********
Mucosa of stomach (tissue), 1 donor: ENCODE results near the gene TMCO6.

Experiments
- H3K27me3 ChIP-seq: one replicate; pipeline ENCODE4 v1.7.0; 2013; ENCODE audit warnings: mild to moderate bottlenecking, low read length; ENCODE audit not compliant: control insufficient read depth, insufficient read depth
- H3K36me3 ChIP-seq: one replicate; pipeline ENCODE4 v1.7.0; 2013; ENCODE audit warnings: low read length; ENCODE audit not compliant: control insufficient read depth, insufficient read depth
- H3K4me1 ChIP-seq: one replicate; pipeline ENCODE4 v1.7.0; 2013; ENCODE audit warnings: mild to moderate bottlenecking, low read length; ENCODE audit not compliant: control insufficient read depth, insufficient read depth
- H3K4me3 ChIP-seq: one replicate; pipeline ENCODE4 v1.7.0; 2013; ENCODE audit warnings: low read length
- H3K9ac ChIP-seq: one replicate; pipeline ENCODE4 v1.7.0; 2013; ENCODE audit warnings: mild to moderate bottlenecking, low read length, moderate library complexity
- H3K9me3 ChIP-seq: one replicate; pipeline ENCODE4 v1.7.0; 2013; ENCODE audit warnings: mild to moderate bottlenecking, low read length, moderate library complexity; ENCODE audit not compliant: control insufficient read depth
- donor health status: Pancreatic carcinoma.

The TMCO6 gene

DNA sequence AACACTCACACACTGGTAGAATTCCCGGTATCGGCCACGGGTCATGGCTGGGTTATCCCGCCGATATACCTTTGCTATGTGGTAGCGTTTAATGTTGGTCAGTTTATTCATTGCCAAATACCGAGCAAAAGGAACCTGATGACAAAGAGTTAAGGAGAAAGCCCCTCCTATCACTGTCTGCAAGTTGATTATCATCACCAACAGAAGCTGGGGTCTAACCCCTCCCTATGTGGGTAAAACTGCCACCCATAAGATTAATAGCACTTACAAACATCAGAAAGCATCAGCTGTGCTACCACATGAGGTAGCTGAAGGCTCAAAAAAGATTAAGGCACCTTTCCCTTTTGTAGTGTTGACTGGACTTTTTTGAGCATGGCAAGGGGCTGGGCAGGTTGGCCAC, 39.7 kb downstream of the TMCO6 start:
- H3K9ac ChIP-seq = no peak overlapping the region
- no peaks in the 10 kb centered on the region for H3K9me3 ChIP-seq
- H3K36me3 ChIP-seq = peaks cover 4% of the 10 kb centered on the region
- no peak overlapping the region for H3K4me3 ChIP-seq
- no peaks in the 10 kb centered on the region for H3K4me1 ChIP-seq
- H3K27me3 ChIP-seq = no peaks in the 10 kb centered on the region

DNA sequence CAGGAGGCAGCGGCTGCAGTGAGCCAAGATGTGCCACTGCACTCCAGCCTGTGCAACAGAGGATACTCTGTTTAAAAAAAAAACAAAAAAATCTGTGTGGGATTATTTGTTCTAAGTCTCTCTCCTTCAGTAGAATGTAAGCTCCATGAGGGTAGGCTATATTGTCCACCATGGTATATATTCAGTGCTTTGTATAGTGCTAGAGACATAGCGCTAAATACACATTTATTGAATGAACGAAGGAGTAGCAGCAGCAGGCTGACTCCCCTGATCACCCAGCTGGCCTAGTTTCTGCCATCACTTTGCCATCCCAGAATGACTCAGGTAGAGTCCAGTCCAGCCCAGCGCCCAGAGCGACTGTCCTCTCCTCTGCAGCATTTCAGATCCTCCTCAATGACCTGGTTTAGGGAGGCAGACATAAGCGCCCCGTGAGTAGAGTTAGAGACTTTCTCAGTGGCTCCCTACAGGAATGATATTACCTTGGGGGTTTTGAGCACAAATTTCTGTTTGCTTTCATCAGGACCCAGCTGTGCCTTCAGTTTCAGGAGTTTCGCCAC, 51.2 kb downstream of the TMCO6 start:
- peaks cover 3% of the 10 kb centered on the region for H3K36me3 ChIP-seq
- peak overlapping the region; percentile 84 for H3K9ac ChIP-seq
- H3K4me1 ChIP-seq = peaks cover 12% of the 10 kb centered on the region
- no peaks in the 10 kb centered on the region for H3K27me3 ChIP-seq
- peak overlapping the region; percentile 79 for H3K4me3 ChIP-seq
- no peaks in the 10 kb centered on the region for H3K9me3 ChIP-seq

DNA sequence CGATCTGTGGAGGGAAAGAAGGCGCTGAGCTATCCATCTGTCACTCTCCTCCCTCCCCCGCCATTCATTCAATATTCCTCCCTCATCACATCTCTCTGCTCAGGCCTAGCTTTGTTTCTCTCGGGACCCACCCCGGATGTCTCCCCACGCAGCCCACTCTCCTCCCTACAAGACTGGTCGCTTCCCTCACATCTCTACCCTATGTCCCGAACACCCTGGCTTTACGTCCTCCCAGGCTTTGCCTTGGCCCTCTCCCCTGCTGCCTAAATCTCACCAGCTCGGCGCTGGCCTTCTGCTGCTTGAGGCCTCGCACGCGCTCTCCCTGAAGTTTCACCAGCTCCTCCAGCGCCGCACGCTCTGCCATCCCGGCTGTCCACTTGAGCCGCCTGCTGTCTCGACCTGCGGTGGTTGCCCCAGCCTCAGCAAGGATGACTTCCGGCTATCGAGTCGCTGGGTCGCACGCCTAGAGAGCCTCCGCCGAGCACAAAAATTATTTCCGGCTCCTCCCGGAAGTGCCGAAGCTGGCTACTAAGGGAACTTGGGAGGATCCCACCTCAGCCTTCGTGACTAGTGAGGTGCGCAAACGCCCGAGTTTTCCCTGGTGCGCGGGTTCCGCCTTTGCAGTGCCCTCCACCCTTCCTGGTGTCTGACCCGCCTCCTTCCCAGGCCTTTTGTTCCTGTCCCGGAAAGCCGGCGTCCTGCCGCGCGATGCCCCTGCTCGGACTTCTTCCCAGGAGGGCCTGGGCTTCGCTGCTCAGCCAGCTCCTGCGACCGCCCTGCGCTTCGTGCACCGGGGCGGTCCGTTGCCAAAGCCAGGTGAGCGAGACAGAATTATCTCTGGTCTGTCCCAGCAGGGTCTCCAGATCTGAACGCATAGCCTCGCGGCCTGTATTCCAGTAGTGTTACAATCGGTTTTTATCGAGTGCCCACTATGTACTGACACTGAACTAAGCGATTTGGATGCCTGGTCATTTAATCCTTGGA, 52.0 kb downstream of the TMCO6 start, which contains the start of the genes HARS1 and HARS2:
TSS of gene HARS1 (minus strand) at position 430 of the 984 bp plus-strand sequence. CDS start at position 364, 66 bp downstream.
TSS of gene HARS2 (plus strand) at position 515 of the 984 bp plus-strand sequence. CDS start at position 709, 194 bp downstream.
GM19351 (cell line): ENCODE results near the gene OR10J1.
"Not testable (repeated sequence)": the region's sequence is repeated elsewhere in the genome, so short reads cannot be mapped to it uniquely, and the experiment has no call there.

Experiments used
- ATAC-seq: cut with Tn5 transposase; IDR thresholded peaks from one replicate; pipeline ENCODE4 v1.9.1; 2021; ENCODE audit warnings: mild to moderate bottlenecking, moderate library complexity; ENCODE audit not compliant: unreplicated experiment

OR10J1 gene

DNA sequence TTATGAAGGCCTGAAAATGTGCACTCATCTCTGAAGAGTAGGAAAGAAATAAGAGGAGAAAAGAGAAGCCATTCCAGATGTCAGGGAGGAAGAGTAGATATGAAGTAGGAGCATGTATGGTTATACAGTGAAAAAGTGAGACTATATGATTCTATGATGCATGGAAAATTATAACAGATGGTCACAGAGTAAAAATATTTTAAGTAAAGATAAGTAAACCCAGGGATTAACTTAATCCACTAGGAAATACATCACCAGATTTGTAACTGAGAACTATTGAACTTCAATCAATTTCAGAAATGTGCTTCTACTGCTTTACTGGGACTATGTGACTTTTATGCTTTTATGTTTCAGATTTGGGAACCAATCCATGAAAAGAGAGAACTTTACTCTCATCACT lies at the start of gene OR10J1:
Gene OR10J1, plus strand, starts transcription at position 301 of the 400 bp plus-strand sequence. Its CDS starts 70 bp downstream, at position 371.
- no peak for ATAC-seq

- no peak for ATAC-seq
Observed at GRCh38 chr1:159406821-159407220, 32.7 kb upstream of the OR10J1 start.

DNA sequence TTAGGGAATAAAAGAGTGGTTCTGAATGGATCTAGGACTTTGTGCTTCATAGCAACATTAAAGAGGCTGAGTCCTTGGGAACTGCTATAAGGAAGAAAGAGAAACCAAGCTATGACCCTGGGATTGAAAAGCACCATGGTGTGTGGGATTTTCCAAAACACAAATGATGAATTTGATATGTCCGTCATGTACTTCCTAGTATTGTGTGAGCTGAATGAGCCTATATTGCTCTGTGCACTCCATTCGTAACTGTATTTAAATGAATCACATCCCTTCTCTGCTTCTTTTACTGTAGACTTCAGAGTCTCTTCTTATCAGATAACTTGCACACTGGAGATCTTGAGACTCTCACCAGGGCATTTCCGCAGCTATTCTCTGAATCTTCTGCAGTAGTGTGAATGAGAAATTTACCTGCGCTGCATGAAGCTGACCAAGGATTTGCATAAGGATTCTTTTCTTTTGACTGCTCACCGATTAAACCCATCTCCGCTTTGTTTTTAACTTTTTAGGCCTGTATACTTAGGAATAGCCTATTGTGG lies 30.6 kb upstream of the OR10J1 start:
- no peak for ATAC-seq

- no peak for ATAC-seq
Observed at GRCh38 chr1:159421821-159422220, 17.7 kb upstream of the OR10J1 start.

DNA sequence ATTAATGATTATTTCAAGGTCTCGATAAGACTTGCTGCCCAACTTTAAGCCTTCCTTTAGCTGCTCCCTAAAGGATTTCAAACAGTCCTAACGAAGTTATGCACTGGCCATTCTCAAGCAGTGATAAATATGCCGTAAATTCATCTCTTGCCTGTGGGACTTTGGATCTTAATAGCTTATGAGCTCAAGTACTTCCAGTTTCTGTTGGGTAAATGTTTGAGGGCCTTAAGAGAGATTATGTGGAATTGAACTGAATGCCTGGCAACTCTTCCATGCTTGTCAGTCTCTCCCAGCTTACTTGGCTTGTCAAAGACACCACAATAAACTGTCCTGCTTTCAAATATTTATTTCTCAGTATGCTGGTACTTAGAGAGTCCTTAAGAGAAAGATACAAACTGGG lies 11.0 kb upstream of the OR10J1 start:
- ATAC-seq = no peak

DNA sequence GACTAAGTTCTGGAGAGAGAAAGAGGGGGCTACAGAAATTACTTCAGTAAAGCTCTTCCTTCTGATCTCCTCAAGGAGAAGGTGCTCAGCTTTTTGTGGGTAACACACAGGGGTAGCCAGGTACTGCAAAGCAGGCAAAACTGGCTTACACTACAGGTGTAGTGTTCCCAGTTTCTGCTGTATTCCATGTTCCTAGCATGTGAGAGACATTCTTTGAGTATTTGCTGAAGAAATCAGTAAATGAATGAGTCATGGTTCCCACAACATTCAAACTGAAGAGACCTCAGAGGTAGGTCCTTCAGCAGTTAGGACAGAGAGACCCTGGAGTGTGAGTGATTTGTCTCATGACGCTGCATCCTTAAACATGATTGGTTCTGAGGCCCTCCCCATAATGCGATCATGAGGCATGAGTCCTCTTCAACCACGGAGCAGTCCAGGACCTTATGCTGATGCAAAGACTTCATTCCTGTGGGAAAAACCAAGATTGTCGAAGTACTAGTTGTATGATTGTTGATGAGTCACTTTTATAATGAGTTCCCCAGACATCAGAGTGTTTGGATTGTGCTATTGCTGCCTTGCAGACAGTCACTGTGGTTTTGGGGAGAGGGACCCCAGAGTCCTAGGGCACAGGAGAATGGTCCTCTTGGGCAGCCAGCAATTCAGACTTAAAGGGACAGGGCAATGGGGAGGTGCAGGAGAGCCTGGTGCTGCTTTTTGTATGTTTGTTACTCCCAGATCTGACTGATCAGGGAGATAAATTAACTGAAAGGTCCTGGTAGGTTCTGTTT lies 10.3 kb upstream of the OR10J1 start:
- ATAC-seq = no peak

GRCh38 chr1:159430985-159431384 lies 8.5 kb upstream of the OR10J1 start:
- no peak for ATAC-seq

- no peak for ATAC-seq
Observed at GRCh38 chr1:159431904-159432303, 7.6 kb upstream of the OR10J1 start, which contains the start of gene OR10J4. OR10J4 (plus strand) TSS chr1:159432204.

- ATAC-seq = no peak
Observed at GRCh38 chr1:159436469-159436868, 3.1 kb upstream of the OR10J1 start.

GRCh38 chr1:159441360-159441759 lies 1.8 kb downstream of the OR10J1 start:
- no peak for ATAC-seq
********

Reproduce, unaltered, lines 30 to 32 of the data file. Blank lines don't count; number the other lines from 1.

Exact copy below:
Experiments used
- ATAC-seq: cut with Tn5 transposase; IDR thresholded peaks from one replicate; pipeline ENCODE4 v1.9.1; 2021; ENCODE audit warnings: mild to moderate bottlenecking, moderate library complexity; ENCODE audit not compliant: unreplicated experiment

OR10J1 gene